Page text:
Upon first glance, band members of The Word Alive have been said to resemble artists such as Red Jumpsuit Apparatus, The Almost and Alesana. Crank up their newest album however, and discover how different they really are. Surprisingly, “Deceiver” is The Word Alive’s first full-length album since being signed to Fearless Records. The fresh, ruthless album sounds like that of a seasoned, matured metal-hardcore band that shows no signs of slowing down or being anywhere but on top.
Pain, anguish, frustration and aggression gush through the speakers while fierce vocals, timely double bass hits and a nice balance of rifts and breakdowns confirm the passion behind the versatility showcased. The album is a very personal one, touching on issues such as abandonment, family, and the betrayal behind the makeup of the band. In last track on the album entitled “We Know Who You Are” lead vocalist Tyler “Telle” Smith belts, “This time your lies won't get you far, we know who you are.” Is this perhaps an indirect message to ex-lead vocalist, Craig Mabbit? Mabbit (also an ex member of Blessthefall) headed The Word Alive as a side project before being kicked out due to scheduling conflicts, frustrations and lack of commitment. Turmoil remains between Mabitt and The Word Alive, something that can be felt and heard throughout the entirety of “Deceiver”.
In the opposition, the old saying “success is the best revenge” can also be felt and heard on the album. One track that displays so prominently is a hard hitting, inspiring song titled, “Epiphany”. The song begins with a bang; a disgruntled scream, an incredible piece on the guitar and Telle jumping right into what he needs to say. In “Epiphany”, Telle sings of the trials, rises and falls, triumphs and failures of crashing in on the music scene as well as the pressures surrounding it. With lines such as, “Just let go. Your inner thoughts betray you. I need to just let go.” Telle admits to his fault of initially caring too much about those around him had to say. However, instead of letting the negative energy get in the way of any dream and ambition, it was turned into a positive only fueling the fire for the will to succeed.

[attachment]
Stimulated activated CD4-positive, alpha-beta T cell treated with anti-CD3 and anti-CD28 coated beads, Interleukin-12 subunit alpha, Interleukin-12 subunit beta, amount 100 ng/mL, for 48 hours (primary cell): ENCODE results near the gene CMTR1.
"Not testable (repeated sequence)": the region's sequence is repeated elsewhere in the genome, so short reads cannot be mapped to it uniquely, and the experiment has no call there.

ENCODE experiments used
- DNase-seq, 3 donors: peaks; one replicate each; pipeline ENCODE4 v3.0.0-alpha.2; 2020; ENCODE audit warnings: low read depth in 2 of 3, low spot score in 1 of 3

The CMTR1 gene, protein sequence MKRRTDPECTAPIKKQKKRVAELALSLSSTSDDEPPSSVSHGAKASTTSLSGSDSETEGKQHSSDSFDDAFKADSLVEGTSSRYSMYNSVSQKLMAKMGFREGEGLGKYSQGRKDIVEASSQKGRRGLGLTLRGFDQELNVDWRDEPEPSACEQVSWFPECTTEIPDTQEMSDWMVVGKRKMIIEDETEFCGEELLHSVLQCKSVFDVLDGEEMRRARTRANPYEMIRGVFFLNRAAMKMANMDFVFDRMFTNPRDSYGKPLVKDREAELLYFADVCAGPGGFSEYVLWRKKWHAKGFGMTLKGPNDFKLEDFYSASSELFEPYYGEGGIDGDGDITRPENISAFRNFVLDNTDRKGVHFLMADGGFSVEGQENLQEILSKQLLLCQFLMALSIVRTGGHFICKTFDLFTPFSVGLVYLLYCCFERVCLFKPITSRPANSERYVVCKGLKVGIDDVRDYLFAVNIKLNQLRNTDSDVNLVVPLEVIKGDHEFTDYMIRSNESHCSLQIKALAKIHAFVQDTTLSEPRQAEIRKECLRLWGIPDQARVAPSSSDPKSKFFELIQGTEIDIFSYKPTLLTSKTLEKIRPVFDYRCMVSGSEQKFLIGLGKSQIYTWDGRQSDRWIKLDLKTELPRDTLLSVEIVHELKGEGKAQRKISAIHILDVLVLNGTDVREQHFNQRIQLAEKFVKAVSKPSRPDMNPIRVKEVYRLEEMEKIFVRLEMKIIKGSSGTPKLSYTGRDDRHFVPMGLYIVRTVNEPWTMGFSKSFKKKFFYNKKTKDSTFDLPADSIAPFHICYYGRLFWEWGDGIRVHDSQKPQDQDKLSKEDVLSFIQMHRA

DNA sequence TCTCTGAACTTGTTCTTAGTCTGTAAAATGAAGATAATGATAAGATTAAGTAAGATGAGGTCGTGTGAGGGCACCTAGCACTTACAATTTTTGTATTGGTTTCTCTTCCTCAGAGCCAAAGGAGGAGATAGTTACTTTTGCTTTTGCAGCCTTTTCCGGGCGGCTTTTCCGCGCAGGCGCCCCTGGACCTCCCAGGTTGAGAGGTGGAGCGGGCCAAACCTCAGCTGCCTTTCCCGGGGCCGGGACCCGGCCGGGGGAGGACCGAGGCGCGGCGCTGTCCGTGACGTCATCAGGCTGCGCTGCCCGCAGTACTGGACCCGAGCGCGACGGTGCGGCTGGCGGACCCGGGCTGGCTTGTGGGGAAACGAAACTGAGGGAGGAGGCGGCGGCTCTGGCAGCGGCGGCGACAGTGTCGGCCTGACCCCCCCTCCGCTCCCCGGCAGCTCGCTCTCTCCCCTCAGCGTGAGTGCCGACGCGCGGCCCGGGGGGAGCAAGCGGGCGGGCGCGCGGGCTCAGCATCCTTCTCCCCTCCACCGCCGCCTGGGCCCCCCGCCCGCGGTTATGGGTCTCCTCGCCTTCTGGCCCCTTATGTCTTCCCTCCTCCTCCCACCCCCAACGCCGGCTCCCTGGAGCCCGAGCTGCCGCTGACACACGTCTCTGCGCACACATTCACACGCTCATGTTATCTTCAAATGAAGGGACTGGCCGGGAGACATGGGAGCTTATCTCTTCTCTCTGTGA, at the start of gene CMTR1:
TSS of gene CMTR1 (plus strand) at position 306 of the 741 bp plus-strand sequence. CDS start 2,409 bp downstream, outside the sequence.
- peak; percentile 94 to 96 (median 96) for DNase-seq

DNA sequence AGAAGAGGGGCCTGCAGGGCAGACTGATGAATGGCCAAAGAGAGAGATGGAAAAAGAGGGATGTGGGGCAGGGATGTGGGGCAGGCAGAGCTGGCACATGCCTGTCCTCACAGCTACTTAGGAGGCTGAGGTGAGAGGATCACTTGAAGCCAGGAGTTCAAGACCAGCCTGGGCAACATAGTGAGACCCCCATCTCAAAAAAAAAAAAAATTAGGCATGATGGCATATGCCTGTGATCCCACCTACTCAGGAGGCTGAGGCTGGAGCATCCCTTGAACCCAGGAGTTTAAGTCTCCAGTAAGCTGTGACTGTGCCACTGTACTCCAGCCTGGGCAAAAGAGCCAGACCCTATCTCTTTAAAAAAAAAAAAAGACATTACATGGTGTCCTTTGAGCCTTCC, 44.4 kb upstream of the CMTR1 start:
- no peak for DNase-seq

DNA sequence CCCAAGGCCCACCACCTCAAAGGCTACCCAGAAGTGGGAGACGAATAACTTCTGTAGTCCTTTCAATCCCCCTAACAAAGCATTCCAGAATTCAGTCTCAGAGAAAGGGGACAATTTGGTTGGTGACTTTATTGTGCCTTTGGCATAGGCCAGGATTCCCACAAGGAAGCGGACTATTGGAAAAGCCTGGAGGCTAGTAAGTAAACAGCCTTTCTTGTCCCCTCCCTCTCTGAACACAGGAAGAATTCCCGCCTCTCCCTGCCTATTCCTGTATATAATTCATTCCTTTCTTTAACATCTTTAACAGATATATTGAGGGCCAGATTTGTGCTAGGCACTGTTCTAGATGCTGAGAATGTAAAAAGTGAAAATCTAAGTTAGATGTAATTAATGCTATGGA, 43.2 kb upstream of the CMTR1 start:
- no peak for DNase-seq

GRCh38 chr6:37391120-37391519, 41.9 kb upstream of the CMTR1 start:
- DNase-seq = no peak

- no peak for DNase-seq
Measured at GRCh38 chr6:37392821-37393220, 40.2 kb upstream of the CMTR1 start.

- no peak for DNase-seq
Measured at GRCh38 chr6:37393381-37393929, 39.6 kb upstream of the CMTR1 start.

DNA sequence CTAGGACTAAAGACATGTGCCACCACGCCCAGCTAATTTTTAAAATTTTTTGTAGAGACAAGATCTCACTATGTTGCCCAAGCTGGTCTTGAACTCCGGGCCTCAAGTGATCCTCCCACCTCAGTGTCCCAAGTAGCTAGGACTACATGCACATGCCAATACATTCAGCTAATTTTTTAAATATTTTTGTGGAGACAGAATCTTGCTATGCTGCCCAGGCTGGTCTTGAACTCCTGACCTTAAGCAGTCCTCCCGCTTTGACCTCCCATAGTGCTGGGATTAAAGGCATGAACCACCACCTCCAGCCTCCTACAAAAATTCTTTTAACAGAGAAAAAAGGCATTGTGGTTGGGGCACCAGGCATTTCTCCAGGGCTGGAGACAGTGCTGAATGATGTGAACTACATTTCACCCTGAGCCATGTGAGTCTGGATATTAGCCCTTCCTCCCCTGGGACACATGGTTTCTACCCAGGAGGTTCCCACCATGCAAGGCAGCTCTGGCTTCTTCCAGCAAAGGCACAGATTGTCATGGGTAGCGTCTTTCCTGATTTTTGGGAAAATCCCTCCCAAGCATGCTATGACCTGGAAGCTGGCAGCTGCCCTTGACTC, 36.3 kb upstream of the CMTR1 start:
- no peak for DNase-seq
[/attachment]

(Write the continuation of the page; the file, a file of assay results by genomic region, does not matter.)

This album comes full force, absolutely nothing held back. TWA’s 2009 EP, Empire, was only a sneak preview to the memorable and awe-inspiring “Deceiver”. With the re-release of “Battle Royale”, The Word Alive took one of their best songs and did the impossible; they made it better. “Deceiver” also steps up their game with features such as guest vocalist Dave Stephens of We Came As Romans, a song where all band members voices are heard, a few electronic twists, some slowing down and a bit of a speeding up.
“Deceiver” is an album of the ages that is sure to capture those that have been fans from the beginning and entice new listeners. Not only does it showcase each band members’ versatility and incredible talents but also, how well these talents fit together, how each member and instrument feeds off that of the others to create something wonderful. “Deceiver” is an album of blood, sweat, tears and triumph that is quickly launching The Word Alive to the next level of their career and very deservingly so.